DB2 12 - Data types - String data types
Db2® supports several types of string data: character strings, graphic strings, and binary strings.
Character strings contain text and can be either a fixed-length or a varying-length.
Graphic strings contain graphic data, which can also be either a fixed-length or a varying-length.
Binary strings contain strings of binary bytes and can be either a fixed-length or a varying-length.
All of these types of string data can be represented as large objects.
The following table describes the different string data types and indicates the range for the length of each string data type.
Table 1. String data types
In most cases, the content of the data that a column is to store dictates the data type that you choose.
The DEPT table has a column, DEPTNAME.
The data type of the DEPTNAME column is VARCHAR(36).
Because department names normally vary considerably in length, the choice of a varying-length data type seems appropriate.
If you choose a data type of CHAR(36), for example, the result is a lot of wasted, unused space.
In this case, Db2 assigns all department names, regardless of length, the same amount of space (36 bytes).
A data type of CHAR(6) for the employee number (EMPNO) is a reasonable choice because all values are fixed-length values (6 bytes).
Using VARCHAR saves disk space, but it incurs a 2-byte overhead cost for each value.
Using VARCHAR also requires additional processing for varying-length rows.
Therefore, using CHAR is preferable to VARCHAR, unless the space that you save by using VARCHAR is significant.
The savings are not significant if the maximum column length is small or if the lengths of the values do not have a significant variation.
Recommendation: Generally, do not define a column as VARCHAR(n) or CLOB(n) unless n is at least 18 characters.
If an application that accesses your table uses a different encoding scheme than your DBMS uses, the following string subtypes can be important:
String subtypes apply only to CHAR, VARCHAR, and CLOB data types.
However, the BIT string subtype is not allowed for the CLOB data type.
When columns contain double-byte character set (DBCS) characters, you can define them as either graphic data or mixed data.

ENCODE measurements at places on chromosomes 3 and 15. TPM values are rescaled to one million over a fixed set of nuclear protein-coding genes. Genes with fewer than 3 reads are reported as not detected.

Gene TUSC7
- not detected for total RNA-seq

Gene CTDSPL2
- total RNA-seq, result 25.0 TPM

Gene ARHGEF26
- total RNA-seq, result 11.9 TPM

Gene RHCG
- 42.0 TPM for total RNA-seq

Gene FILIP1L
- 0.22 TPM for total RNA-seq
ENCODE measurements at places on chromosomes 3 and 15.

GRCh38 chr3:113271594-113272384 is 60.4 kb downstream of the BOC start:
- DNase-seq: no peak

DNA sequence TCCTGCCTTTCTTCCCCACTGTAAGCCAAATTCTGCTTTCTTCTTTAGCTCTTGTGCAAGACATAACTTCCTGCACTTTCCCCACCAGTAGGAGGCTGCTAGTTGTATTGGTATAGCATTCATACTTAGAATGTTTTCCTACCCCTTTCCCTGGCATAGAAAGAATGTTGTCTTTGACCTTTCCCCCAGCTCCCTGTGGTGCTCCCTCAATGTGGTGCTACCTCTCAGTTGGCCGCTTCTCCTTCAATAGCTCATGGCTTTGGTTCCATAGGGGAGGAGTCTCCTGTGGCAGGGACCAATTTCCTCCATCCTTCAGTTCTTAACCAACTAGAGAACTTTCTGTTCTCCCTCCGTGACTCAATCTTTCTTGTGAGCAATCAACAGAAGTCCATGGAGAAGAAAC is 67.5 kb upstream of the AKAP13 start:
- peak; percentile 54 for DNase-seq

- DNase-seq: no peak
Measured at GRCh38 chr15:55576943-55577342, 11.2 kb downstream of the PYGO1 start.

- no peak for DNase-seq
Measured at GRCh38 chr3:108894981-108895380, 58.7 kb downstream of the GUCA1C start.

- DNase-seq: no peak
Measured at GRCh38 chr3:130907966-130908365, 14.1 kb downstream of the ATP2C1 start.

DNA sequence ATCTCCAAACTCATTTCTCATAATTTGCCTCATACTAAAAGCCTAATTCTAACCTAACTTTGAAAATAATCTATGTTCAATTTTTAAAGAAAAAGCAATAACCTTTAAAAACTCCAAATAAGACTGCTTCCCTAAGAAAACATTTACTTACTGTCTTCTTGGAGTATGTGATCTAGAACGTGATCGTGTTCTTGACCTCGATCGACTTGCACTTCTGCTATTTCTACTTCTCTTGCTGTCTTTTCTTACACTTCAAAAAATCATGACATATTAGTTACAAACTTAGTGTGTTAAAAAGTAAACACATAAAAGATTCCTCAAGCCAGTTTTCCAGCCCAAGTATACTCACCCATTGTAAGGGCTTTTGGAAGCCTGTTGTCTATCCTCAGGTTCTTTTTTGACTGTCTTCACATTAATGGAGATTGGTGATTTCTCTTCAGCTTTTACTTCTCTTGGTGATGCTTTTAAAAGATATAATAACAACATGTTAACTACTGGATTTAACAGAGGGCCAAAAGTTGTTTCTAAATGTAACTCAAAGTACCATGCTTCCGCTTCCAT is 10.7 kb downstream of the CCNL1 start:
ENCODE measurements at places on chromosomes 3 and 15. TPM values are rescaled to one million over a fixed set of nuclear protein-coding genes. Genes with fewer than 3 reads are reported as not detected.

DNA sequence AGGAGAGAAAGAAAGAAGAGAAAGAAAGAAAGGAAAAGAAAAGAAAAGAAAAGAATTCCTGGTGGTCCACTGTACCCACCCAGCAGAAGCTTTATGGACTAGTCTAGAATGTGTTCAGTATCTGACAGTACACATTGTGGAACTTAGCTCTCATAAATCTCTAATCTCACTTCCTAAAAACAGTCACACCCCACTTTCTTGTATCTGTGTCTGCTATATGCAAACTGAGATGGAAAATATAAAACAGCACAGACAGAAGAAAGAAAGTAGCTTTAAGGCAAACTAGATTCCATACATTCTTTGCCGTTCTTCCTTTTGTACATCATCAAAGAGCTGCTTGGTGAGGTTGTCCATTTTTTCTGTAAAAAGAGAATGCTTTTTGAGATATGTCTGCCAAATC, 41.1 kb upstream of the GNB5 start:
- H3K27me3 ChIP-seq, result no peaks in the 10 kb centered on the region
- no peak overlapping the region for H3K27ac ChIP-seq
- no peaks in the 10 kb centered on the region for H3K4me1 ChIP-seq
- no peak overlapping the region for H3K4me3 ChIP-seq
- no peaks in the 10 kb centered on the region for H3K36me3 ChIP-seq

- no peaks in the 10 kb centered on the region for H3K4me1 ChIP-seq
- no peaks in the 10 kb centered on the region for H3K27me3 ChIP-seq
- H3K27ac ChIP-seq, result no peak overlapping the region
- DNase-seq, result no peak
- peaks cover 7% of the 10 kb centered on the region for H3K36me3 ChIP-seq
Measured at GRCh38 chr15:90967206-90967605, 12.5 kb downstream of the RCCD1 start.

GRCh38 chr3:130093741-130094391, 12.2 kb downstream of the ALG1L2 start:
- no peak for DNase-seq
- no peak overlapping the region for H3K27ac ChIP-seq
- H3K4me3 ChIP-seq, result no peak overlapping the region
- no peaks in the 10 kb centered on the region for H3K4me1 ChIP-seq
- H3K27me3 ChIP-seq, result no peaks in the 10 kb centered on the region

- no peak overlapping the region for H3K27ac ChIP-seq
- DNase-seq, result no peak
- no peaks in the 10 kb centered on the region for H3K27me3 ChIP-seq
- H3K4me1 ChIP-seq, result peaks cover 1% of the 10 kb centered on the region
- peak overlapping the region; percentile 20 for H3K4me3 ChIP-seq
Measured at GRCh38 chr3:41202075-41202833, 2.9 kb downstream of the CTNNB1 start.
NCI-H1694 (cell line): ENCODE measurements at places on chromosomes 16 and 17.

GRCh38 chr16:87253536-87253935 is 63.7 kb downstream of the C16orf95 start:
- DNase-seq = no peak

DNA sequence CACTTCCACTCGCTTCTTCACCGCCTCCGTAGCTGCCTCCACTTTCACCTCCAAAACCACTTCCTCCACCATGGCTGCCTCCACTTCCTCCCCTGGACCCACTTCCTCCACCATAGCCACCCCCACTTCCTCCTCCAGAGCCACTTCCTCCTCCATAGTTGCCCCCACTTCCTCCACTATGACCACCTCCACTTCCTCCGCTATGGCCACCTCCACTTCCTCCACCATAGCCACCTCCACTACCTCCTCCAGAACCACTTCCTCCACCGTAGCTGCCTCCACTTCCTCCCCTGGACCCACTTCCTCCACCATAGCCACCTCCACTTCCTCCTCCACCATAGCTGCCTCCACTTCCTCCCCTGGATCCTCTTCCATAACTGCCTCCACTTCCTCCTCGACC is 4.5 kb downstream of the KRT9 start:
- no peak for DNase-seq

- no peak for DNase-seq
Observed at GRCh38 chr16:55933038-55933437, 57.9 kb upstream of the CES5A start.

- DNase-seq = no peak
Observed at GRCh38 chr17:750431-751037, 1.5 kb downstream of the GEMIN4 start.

Graphic data can be either GRAPHIC, VARGRAPHIC, or DBCLOB. Using VARGRAPHIC saves disk space, but it incurs a 2-byte overhead cost for each value.
Using VARGRAPHIC also requires additional processing for varying-length rows.
Therefore, using GRAPHIC data is preferable to using VARGRAPHIC unless the space that you save by using VARGRAPHIC is significant.
The savings are not significant if the maximum column length is small or if the lengths of the values do not vary significantly.
Recommendation: Generally, do not define a column as VARGRAPHIC(n) unless n is at least 18 double-byte characters (which is a length of 36 bytes).
Mixed-data character string columns can contain both single-byte character set (SBCS) and DBCS characters.
You can specify the mixed-data character string columns as CHAR, VARCHAR, or CLOB with MIXED DATA.
Recommendation: If all of the characters are DBCS characters, use the graphic data types. (Kanji is an example of a language that requires DBCS characters.)
For SBCS characters, use mixed data to save 1 byte for every single-byte character in the column.
For string data, all characters are represented by a common encoding representation (Unicode, ASCII, or EBCDIC).
Encoding schemes apply to string data types and to distinct types that are based on string types.
Multinational companies that engage in international trade often store data from more than one country in the same table.
Some countries use different coded character set identifiers.
Db2 for z/OS® supports the Unicode encoding scheme, which represents many different geographies and languages.
If you need to perform character conversion on Unicode data, the conversion is more likely to preserve all of your information.
In some cases, you might need to convert characters to a different encoding representation.
The process of conversion is known as character conversion.
Most users do not need a knowledge of character conversion.
When character conversion does occur, it does so automatically and a successful conversion is invisible to the application and users.